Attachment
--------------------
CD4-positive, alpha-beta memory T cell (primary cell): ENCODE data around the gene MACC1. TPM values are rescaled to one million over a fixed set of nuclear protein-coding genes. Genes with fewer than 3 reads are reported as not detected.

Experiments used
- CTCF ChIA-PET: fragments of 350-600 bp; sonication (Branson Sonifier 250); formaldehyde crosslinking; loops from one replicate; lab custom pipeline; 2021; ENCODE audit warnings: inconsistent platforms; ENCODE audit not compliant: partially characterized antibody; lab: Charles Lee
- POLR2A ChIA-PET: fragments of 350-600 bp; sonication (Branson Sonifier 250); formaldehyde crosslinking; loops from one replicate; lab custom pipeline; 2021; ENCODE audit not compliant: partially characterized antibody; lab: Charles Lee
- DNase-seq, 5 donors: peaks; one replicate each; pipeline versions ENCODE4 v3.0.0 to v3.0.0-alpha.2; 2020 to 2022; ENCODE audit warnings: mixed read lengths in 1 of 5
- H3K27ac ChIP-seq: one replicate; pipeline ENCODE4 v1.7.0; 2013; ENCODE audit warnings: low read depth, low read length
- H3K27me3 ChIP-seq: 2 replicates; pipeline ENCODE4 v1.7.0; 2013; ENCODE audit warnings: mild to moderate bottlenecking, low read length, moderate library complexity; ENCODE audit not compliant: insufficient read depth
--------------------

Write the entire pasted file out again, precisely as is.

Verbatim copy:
CD4-positive, alpha-beta memory T cell (primary cell): ENCODE data around the gene MACC1. TPM values are rescaled to one million over a fixed set of nuclear protein-coding genes. Genes with fewer than 3 reads are reported as not detected.

Experiments used
- CTCF ChIA-PET: fragments of 350-600 bp; sonication (Branson Sonifier 250); formaldehyde crosslinking; loops from one replicate; lab custom pipeline; 2021; ENCODE audit warnings: inconsistent platforms; ENCODE audit not compliant: partially characterized antibody; lab: Charles Lee
- POLR2A ChIA-PET: fragments of 350-600 bp; sonication (Branson Sonifier 250); formaldehyde crosslinking; loops from one replicate; lab custom pipeline; 2021; ENCODE audit not compliant: partially characterized antibody; lab: Charles Lee
- DNase-seq, 5 donors: peaks; one replicate each; pipeline versions ENCODE4 v3.0.0 to v3.0.0-alpha.2; 2020 to 2022; ENCODE audit warnings: mixed read lengths in 1 of 5
- H3K27ac ChIP-seq: one replicate; pipeline ENCODE4 v1.7.0; 2013; ENCODE audit warnings: low read depth, low read length
- H3K27me3 ChIP-seq: 2 replicates; pipeline ENCODE4 v1.7.0; 2013; ENCODE audit warnings: mild to moderate bottlenecking, low read length, moderate library complexity; ENCODE audit not compliant: insufficient read depth